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Transmission Temp?

Discussion in 'Introduce Yourself to the Community' started by madskier1986, Dec 27, 2011.

  1. madskier1986

    madskier1986 Senior Member
    Messages: 112

    Okay, so i am new to plowing and itching to do a full run but need the snow to stick to the pavement. But have one question about transmission temps.

    I have been told and read numerous times to be careful not to get the trans temp to high. But what is consider running to hot?

    I notice that my truck runs about 90-120 degree with out plow and will jump to about 130ish with the plow on. But I have no idea yet of what might be the normal temp with the plow on.
     
  2. H&HPropertyMait

    H&HPropertyMait Senior Member
    Messages: 558

    250 is HOT, anyhting higher and you're melting *****.
    if you're below 200 you're fine and dandy.
     
  3. madskier1986

    madskier1986 Senior Member
    Messages: 112

    I hope never to go over 200. But good to know at 250 I will start doing damage. Thank you for that info.
     
  4. H&HPropertyMait

    H&HPropertyMait Senior Member
    Messages: 558

    You bet, ya pulling 15k pounds up hills I only see 200-230. You'll be fine.
     
  5. KTLawnCo

    KTLawnCo Member
    from VA
    Messages: 88

    Put an extra trans cooler on or a bigger one then what you already have. A buddy of mine swears by the ones that have external fans on them. Fairly cheap compared to a new tranny.
     
  6. NICHOLS LANDSCA

    NICHOLS LANDSCA PlowSite Veteran
    Messages: 4,302

    Keep it under 200
     
  7. mnglocker

    mnglocker Senior Member
    Messages: 923

    I let up at 180 and run low range to keep it cool. Aux. coolers with their own fan are a great idea. You don't get enough air flow plowing. Hence things heat up.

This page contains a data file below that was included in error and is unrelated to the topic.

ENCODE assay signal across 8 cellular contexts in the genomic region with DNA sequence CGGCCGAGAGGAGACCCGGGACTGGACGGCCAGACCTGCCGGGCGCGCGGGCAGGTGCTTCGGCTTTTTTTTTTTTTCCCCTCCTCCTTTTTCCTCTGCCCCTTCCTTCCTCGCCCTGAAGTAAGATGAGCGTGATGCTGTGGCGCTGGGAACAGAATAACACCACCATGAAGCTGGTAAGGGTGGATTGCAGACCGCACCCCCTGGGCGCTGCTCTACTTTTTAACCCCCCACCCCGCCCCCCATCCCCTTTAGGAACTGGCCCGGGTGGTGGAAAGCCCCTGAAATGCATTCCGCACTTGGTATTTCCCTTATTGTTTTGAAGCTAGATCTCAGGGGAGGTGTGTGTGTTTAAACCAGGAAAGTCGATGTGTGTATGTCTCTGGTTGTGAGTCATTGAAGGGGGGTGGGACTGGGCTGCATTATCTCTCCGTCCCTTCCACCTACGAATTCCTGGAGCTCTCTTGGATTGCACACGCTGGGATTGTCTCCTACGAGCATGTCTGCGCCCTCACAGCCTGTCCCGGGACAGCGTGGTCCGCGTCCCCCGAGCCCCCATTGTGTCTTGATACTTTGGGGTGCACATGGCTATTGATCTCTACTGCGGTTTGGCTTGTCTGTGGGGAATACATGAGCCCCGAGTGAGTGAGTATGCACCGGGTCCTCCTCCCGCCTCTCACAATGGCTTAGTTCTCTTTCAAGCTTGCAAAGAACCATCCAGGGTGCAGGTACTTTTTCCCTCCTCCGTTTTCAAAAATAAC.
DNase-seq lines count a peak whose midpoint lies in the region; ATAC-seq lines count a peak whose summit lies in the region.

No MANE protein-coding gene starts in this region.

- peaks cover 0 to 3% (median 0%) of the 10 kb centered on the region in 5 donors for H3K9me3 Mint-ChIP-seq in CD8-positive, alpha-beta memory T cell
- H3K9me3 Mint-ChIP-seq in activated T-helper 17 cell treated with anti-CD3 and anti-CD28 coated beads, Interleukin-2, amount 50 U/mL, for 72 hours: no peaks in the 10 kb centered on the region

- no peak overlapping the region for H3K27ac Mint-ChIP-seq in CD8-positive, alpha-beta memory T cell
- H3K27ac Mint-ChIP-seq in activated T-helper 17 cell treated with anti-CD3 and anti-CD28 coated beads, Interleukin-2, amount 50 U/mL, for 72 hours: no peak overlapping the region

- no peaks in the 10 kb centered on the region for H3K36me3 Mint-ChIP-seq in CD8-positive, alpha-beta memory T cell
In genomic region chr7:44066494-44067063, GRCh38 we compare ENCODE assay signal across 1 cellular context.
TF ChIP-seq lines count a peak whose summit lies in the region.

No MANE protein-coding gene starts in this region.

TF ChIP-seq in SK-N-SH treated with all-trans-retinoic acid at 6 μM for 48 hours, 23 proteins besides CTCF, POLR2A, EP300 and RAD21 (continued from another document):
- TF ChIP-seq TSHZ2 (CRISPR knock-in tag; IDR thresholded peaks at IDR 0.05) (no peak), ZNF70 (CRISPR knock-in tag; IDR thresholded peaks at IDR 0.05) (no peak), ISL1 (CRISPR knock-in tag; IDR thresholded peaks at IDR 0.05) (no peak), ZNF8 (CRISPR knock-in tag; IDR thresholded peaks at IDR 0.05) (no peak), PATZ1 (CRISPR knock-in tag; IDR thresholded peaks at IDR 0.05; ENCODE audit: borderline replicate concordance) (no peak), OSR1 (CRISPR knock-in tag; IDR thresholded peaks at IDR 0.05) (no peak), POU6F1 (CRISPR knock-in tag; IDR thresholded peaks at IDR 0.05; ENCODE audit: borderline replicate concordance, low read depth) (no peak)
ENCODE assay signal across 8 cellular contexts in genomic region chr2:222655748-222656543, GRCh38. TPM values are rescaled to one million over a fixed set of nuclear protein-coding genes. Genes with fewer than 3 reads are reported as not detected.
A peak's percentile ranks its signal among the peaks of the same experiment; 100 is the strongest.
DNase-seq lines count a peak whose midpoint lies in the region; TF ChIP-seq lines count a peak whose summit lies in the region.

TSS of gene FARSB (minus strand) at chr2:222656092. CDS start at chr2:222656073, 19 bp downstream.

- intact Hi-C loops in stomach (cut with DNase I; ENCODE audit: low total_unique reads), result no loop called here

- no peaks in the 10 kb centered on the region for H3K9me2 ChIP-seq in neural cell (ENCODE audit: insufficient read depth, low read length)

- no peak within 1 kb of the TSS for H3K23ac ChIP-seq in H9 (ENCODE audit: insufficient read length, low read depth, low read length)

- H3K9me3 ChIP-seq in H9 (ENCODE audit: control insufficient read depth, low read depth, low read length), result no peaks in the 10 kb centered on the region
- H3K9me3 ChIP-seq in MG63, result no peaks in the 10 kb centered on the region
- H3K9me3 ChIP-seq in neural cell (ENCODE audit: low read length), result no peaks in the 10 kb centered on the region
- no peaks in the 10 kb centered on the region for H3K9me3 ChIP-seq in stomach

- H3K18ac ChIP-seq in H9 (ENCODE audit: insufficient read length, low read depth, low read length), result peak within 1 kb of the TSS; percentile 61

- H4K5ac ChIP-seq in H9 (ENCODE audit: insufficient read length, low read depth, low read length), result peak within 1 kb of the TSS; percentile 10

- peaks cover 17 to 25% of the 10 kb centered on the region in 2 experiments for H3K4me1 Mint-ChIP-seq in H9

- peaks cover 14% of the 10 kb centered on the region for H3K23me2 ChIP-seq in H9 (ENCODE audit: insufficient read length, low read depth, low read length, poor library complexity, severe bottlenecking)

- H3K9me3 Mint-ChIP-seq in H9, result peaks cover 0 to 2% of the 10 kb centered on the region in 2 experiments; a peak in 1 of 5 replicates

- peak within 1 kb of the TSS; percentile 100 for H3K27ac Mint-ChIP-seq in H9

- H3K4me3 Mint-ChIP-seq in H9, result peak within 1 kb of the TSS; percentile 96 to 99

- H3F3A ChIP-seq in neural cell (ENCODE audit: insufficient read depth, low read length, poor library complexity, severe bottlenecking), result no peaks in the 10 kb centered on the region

8. randomb0b123

    randomb0b123 PlowSite.com Addict
    from america
    Messages: 1,278

    mine never goes over 155 i put a high capacity trans pan on with cooling tubes that helped
     
  9. xjsnake

    xjsnake Member
    from NW Ohio
    Messages: 40

    This isn't for plow vehicles but the info is still useful.

    heatchrt.jpg
     
  10. SharpBlades

    SharpBlades Senior Member
    Messages: 366

    My truck runs around 170-180 plowing, unless the snow is especcially heavy or if I'm going ballz to the wall... then it gets up to 200* Any hotter than 215* I will take a break.
     
  11. seville009

    seville009 Senior Member
    from CNY
    Messages: 733

    When I plowed with my '99 Expedition, the trans temp would rise if I driving around alot with it on. However, I would just angle the blade sharply and that would allow more air in to cool it right down. It had the towing package on it, so it did come with a tranny cooler. I don't recall ever have the temp rise when I was plowing though.

    I switched to an F350 for plowing in 2006; have never had the tranny go above the normal zone even when driving around.

    Key thing too is to always make sure that you come to a full stop before changing between reverse and drive when plowing. That's the nicest thing that you can do for your transmission (and wallet). I always cringe when I'm looking at a plowing video and I see the reverse lights come on when they're still rolling forward.
     
  12. sno commander

    sno commander PlowSite.com Addict
    from ct
    Messages: 1,061

    im assuming your probe is in the pan so just realize if your temp is reading 200 your hot line out of the converter is probably 220-230.
     
  13. Bigrd1

    Bigrd1 Senior Member
    Messages: 136

    I've always found my trucks to run cooler changing the trans fluid to a quality fluid and in some cases a larger cooler. I have a stock cooler on my truck now and last summer I had to move my plow about 25 miles in the middle of summer and the temp never changed.
     
  14. madskier1986

    madskier1986 Senior Member
    Messages: 112

    Thank you all for your insight on my questions. When mother nature decides to let it snow here in South East Michigan and i get to go play with the plow, I will have to let you know what my transmission temp ends up being.